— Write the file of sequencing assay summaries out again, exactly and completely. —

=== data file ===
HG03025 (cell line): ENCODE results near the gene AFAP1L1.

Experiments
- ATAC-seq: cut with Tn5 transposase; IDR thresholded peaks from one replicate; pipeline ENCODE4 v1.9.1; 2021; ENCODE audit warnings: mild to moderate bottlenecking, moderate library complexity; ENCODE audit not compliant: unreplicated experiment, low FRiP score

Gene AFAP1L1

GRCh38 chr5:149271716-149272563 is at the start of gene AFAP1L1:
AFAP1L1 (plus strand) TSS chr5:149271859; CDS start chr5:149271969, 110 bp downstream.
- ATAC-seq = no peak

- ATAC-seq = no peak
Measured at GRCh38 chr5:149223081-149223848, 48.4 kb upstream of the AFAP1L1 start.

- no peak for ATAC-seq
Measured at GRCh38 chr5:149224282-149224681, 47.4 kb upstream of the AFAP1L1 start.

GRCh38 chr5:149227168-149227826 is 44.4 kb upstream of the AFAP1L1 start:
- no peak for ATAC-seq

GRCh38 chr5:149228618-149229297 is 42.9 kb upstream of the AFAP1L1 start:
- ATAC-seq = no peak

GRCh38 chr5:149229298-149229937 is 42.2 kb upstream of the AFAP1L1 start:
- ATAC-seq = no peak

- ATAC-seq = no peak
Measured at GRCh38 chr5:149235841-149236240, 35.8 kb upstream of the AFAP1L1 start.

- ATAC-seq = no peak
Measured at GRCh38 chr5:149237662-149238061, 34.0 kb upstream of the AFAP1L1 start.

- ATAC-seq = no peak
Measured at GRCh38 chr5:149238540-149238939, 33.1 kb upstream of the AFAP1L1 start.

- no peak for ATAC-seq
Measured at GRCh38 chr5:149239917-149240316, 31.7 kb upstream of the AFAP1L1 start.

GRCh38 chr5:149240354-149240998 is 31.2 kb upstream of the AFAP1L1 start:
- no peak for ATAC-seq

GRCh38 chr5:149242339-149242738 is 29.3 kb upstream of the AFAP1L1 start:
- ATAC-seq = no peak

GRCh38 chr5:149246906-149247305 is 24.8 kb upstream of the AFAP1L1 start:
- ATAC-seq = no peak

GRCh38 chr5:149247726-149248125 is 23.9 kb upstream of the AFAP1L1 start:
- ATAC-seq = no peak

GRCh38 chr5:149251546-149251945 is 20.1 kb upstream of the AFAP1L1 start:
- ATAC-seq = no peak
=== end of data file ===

HG03025 (cell line): ENCODE results near the gene AFAP1L1.

Experiments
- ATAC-seq: cut with Tn5 transposase; IDR thresholded peaks from one replicate; pipeline ENCODE4 v1.9.1; 2021; ENCODE audit warnings: mild to moderate bottlenecking, moderate library complexity; ENCODE audit not compliant: unreplicated experiment, low FRiP score

Gene AFAP1L1

GRCh38 chr5:149271716-149272563 is at the start of gene AFAP1L1:
AFAP1L1 (plus strand) TSS chr5:149271859; CDS start chr5:149271969, 110 bp downstream.
- ATAC-seq = no peak

- ATAC-seq = no peak
Measured at GRCh38 chr5:149223081-149223848, 48.4 kb upstream of the AFAP1L1 start.

- no peak for ATAC-seq
Measured at GRCh38 chr5:149224282-149224681, 47.4 kb upstream of the AFAP1L1 start.

GRCh38 chr5:149227168-149227826 is 44.4 kb upstream of the AFAP1L1 start:
- no peak for ATAC-seq

GRCh38 chr5:149228618-149229297 is 42.9 kb upstream of the AFAP1L1 start:
- ATAC-seq = no peak

GRCh38 chr5:149229298-149229937 is 42.2 kb upstream of the AFAP1L1 start:
- ATAC-seq = no peak

- ATAC-seq = no peak
Measured at GRCh38 chr5:149235841-149236240, 35.8 kb upstream of the AFAP1L1 start.

- ATAC-seq = no peak
Measured at GRCh38 chr5:149237662-149238061, 34.0 kb upstream of the AFAP1L1 start.

- ATAC-seq = no peak
Measured at GRCh38 chr5:149238540-149238939, 33.1 kb upstream of the AFAP1L1 start.

- no peak for ATAC-seq
Measured at GRCh38 chr5:149239917-149240316, 31.7 kb upstream of the AFAP1L1 start.

GRCh38 chr5:149240354-149240998 is 31.2 kb upstream of the AFAP1L1 start:
- no peak for ATAC-seq

GRCh38 chr5:149242339-149242738 is 29.3 kb upstream of the AFAP1L1 start:
- ATAC-seq = no peak

GRCh38 chr5:149246906-149247305 is 24.8 kb upstream of the AFAP1L1 start:
- ATAC-seq = no peak

GRCh38 chr5:149247726-149248125 is 23.9 kb upstream of the AFAP1L1 start:
- ATAC-seq = no peak

GRCh38 chr5:149251546-149251945 is 20.1 kb upstream of the AFAP1L1 start:
- ATAC-seq = no peak